|"I'm so glad I didn't have to slit my wrists this week..."|
"There were others. It's not over."
And with that simple two sentence statement, Dexter seems to have found its footing in season 5. After three episodes of grinding exposition, frustrating soap opera, and LaGuerta/Batista nonsense, episode four has revved up this season into something that seems -- for the moment -- worth watching.
In this episode, appropriately entitled, "Beauty and the Beast," Dexter finds himself trying to win the trust of two different women: his Irish nanny, and Lumen Pierce, the haunted young woman who saw him murder Boyd Fowler at the conclusion of last week's episode. He breaks the trust of the former by spending all night trying to keep Lumen from dying, and struggles to gain the trust of the latter for the simple fact that she's been trapped, tortured, and God-knows-what-else by a group of men.
This dichotomy in Dexter's life gave this episode a real forward momentum the other episodes have been lacking as of late. Dexter has a mission, even if he doesn't exactly know what that is. He's at odds with himself in the interpretation of "the code." At one point, Harry's ghost tries to remind him of the first rule of the code, and Dexter says, "Don't kill innocents," to which Harry corrects him by saying, "No, it's 'don't get caught.'"
It seems that Rita's death has changed the way in which Dex views his own code of conduct, putting the emphasis on innocence -- the innocence of Rita and the innocence of Harrison. His work as a serial killer is changed now, and it doesn't seem to be as much about fulfilling an urge to kill as much as it is about putting an end to those that can hurt the vulnerable. This idea is brought to light in the episode's climax as Dexter shows Lumen the barrels with the dead girls in them. He hands Lumen a knife to show her that she's in control of the situation. Giving her the knife is a pivotal moment for Dexter's character. To win Lumen's trust, he has to change the rules of the code, which is no doubt going to give him headaches later.
I love the chemistry between Michael C. Hall and Julia Stiles in these roles. Lumen's intensity as the wounded girl is immediately raw, yet mysterious. Her unwillingness to return to the idyllic Minnesotan life the letter left by her mother promises shows some sort of instability in her character, as does the way in which she practically growled the last lines of the episode. Dexter's reaction to her is priceless and reveals the growth his character has made since the show's beginning. He never could have let Lumen live back in season one or two. After what he has gone through with both Miguel Prado and Arthur Mitchell in the last two seasons, though, killing an innocent (or so we think) girl to save himself is now out of character. That's a testament to the good writing of the last three seasons.
As for the other stories in this episode...
Quinn is on the fast-track to ID-ing Dexter as Kyle Butler. I held my breath when he cornered Jonah Mitchell in the convenience store. Jonah did rat Dexter out, though, which leads me to wonder if he was just merely shocked that someone found him, or if he actually wants to protect Kyle Butler for saving his family from Arthur's tyranny. Obviously, Quinn, despite being suspended by LaGuerta for going outside his directive, will not give up in his obsession with Dexter. How he plans to push the matter further, though, is picking up my interest.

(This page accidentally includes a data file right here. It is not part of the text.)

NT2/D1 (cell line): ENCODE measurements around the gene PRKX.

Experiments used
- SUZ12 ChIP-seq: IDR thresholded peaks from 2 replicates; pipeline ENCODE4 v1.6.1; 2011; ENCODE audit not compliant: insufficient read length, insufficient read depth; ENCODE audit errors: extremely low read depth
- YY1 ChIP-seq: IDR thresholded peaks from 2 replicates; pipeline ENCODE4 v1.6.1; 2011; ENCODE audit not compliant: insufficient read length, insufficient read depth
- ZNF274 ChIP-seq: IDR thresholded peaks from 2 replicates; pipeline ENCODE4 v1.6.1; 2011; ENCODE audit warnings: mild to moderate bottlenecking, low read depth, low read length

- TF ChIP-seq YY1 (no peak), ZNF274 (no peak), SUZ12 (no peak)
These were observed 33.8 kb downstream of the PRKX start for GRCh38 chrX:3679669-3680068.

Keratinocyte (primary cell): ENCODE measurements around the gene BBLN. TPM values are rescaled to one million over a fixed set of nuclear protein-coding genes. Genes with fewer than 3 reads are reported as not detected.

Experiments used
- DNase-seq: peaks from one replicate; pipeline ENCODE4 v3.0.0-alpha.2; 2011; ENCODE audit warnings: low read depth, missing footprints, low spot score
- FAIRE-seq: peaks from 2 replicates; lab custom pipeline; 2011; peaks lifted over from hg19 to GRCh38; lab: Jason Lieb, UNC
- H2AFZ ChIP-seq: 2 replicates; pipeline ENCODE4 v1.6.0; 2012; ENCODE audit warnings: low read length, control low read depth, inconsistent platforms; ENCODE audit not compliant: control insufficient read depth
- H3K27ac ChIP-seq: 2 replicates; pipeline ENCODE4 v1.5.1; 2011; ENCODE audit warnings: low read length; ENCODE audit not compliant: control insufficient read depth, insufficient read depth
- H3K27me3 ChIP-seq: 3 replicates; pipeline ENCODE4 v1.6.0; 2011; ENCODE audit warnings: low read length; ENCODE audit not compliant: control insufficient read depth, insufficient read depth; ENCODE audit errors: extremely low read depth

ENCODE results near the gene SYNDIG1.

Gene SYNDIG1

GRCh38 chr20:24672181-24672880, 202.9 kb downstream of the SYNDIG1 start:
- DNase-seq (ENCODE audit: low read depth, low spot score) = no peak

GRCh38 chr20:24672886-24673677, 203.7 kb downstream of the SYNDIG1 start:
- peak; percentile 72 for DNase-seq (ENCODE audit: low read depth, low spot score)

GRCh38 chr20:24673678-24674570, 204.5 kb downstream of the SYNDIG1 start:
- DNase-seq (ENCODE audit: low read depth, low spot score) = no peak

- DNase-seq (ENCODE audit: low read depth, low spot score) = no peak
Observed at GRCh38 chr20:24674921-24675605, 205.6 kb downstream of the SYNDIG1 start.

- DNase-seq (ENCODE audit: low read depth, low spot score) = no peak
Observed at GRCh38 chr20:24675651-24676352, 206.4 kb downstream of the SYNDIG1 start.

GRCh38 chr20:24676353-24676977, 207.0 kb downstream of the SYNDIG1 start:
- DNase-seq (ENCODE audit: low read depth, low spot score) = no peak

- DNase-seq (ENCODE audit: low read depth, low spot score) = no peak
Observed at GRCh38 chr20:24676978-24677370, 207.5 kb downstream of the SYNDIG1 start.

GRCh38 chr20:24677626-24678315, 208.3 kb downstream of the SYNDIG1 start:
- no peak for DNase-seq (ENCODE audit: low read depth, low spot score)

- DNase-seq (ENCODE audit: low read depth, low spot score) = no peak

I love how Dexter was brought back into the Miami Metro fold as Deb invited him to analyze the crime scene of the Santa Muerte kill. Although, it makes me wonder why Masuka is the lead forensic investigator when Dexter seems to do Vince's job better than Vince does. Do they get paid the same? Does Masuka make more?
Deb uses Dexter's lead on the cigar ash to track down Carlos Fuentes, one of the Fuentes brothers she suspects to be the Santa Muerte killers. He seems like the right guy, though, living in a hidden room in a tenement apartment packed to the gills with multiple families. And he is holding a guy hostage, whose throat he slits with a machete in order to make his escape. Solving this case seemed very quick to me, causing me to wonder if there's more to it -- as there was to the Skinner case in season 3 -- or if it's just a way to get Deb feeling shitty enough to run back to the horndog arms of the creepy Quinn.
LaGuerta has to suffer the Internal Affairs investigation of her stupid husband's behavior and discovers that the comments about her fellatio skills have made front page news in the I.A. documents. Did the I.A. investigator say this to her because he wants her to prove the allegations, or was he just trying to make small talk? Nonetheless, this story is still going nowhere -- at least it took a major backseat this week and didn't grate against me like a cheese grater on the back of my hand.
Overall, this was the best episode of season 5 thus far. Lumen shows real promise as a character, and her storyline is remarkably compelling. That last scene, alone, is enough to bring me back for more next week.